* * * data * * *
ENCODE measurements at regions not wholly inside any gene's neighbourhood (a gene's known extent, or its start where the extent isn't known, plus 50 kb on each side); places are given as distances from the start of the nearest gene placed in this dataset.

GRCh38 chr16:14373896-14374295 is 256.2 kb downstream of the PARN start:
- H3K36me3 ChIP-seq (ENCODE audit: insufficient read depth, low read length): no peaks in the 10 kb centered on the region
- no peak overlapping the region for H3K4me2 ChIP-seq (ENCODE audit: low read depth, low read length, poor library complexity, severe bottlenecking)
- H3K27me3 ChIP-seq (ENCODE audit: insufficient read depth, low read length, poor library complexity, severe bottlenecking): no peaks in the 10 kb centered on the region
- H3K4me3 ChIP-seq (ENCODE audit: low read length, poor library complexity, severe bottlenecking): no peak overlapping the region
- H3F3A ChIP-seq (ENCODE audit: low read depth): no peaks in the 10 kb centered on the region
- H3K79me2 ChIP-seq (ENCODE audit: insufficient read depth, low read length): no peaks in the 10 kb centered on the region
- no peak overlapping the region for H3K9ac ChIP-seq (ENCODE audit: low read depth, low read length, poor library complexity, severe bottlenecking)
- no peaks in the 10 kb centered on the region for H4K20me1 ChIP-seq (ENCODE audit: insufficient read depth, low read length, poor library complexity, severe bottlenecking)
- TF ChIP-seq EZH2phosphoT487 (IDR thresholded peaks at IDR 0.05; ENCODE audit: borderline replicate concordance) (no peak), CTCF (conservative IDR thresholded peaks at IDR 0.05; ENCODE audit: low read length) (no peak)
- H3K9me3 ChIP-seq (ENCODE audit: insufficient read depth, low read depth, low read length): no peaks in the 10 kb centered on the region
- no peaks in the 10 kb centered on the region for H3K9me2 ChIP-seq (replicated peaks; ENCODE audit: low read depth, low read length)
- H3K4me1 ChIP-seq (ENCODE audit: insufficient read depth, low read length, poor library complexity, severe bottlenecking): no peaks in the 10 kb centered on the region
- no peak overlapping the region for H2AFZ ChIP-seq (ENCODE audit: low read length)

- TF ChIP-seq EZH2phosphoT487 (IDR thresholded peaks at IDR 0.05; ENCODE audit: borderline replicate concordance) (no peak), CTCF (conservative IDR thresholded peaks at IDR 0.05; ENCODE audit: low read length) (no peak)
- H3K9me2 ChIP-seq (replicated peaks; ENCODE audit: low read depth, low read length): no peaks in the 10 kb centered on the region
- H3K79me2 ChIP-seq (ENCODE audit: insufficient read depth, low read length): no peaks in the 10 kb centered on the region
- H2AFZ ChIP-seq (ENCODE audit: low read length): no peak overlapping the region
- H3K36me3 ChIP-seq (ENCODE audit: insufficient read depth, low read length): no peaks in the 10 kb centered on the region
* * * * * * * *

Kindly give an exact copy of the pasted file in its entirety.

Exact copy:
ENCODE measurements at regions not wholly inside any gene's neighbourhood (a gene's known extent, or its start where the extent isn't known, plus 50 kb on each side); places are given as distances from the start of the nearest gene placed in this dataset.

GRCh38 chr16:14373896-14374295 is 256.2 kb downstream of the PARN start:
- H3K36me3 ChIP-seq (ENCODE audit: insufficient read depth, low read length): no peaks in the 10 kb centered on the region
- no peak overlapping the region for H3K4me2 ChIP-seq (ENCODE audit: low read depth, low read length, poor library complexity, severe bottlenecking)
- H3K27me3 ChIP-seq (ENCODE audit: insufficient read depth, low read length, poor library complexity, severe bottlenecking): no peaks in the 10 kb centered on the region
- H3K4me3 ChIP-seq (ENCODE audit: low read length, poor library complexity, severe bottlenecking): no peak overlapping the region
- H3F3A ChIP-seq (ENCODE audit: low read depth): no peaks in the 10 kb centered on the region
- H3K79me2 ChIP-seq (ENCODE audit: insufficient read depth, low read length): no peaks in the 10 kb centered on the region
- no peak overlapping the region for H3K9ac ChIP-seq (ENCODE audit: low read depth, low read length, poor library complexity, severe bottlenecking)
- no peaks in the 10 kb centered on the region for H4K20me1 ChIP-seq (ENCODE audit: insufficient read depth, low read length, poor library complexity, severe bottlenecking)
- TF ChIP-seq EZH2phosphoT487 (IDR thresholded peaks at IDR 0.05; ENCODE audit: borderline replicate concordance) (no peak), CTCF (conservative IDR thresholded peaks at IDR 0.05; ENCODE audit: low read length) (no peak)
- H3K9me3 ChIP-seq (ENCODE audit: insufficient read depth, low read depth, low read length): no peaks in the 10 kb centered on the region
- no peaks in the 10 kb centered on the region for H3K9me2 ChIP-seq (replicated peaks; ENCODE audit: low read depth, low read length)
- H3K4me1 ChIP-seq (ENCODE audit: insufficient read depth, low read length, poor library complexity, severe bottlenecking): no peaks in the 10 kb centered on the region
- no peak overlapping the region for H2AFZ ChIP-seq (ENCODE audit: low read length)

- TF ChIP-seq EZH2phosphoT487 (IDR thresholded peaks at IDR 0.05; ENCODE audit: borderline replicate concordance) (no peak), CTCF (conservative IDR thresholded peaks at IDR 0.05; ENCODE audit: low read length) (no peak)
- H3K9me2 ChIP-seq (replicated peaks; ENCODE audit: low read depth, low read length): no peaks in the 10 kb centered on the region
- H3K79me2 ChIP-seq (ENCODE audit: insufficient read depth, low read length): no peaks in the 10 kb centered on the region
- H2AFZ ChIP-seq (ENCODE audit: low read length): no peak overlapping the region
- H3K36me3 ChIP-seq (ENCODE audit: insufficient read depth, low read length): no peaks in the 10 kb centered on the region